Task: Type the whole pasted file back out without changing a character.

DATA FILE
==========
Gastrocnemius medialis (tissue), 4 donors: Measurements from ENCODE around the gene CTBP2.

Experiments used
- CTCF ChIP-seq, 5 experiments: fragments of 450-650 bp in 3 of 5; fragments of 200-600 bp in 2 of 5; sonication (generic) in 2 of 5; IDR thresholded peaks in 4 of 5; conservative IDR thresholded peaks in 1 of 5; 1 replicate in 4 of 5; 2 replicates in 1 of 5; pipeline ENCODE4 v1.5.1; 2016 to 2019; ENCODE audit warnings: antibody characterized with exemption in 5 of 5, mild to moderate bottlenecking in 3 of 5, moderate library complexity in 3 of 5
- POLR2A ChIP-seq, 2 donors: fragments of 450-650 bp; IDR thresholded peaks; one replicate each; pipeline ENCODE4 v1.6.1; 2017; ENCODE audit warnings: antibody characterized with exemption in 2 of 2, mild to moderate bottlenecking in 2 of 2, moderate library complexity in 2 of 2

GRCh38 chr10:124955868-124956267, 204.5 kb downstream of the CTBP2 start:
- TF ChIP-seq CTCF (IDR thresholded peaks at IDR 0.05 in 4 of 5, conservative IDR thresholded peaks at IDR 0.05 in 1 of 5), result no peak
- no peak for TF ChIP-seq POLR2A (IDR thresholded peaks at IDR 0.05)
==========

Gastrocnemius medialis (tissue), 4 donors: Measurements from ENCODE around the gene CTBP2.

Experiments used
- CTCF ChIP-seq, 5 experiments: fragments of 450-650 bp in 3 of 5; fragments of 200-600 bp in 2 of 5; sonication (generic) in 2 of 5; IDR thresholded peaks in 4 of 5; conservative IDR thresholded peaks in 1 of 5; 1 replicate in 4 of 5; 2 replicates in 1 of 5; pipeline ENCODE4 v1.5.1; 2016 to 2019; ENCODE audit warnings: antibody characterized with exemption in 5 of 5, mild to moderate bottlenecking in 3 of 5, moderate library complexity in 3 of 5
- POLR2A ChIP-seq, 2 donors: fragments of 450-650 bp; IDR thresholded peaks; one replicate each; pipeline ENCODE4 v1.6.1; 2017; ENCODE audit warnings: antibody characterized with exemption in 2 of 2, mild to moderate bottlenecking in 2 of 2, moderate library complexity in 2 of 2

GRCh38 chr10:124955868-124956267, 204.5 kb downstream of the CTBP2 start:
- TF ChIP-seq CTCF (IDR thresholded peaks at IDR 0.05 in 4 of 5, conservative IDR thresholded peaks at IDR 0.05 in 1 of 5), result no peak
- no peak for TF ChIP-seq POLR2A (IDR thresholded peaks at IDR 0.05)